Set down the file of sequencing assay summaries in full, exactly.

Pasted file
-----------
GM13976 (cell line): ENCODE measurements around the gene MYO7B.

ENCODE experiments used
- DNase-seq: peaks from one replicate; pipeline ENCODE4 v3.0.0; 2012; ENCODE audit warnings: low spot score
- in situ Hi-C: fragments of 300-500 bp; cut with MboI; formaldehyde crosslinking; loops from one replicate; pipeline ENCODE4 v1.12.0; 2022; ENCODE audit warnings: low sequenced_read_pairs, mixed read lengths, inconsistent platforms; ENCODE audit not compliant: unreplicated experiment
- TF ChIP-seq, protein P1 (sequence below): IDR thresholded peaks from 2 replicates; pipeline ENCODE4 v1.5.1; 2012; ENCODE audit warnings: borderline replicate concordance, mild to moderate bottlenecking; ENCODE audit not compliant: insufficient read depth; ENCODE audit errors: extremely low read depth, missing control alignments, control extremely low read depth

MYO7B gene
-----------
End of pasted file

GM13976 (cell line): ENCODE measurements around the gene MYO7B.

ENCODE experiments used
- DNase-seq: peaks from one replicate; pipeline ENCODE4 v3.0.0; 2012; ENCODE audit warnings: low spot score
- in situ Hi-C: fragments of 300-500 bp; cut with MboI; formaldehyde crosslinking; loops from one replicate; pipeline ENCODE4 v1.12.0; 2022; ENCODE audit warnings: low sequenced_read_pairs, mixed read lengths, inconsistent platforms; ENCODE audit not compliant: unreplicated experiment
- TF ChIP-seq, protein P1 (sequence below): IDR thresholded peaks from 2 replicates; pipeline ENCODE4 v1.5.1; 2012; ENCODE audit warnings: borderline replicate concordance, mild to moderate bottlenecking; ENCODE audit not compliant: insufficient read depth; ENCODE audit errors: extremely low read depth, missing control alignments, control extremely low read depth

MYO7B gene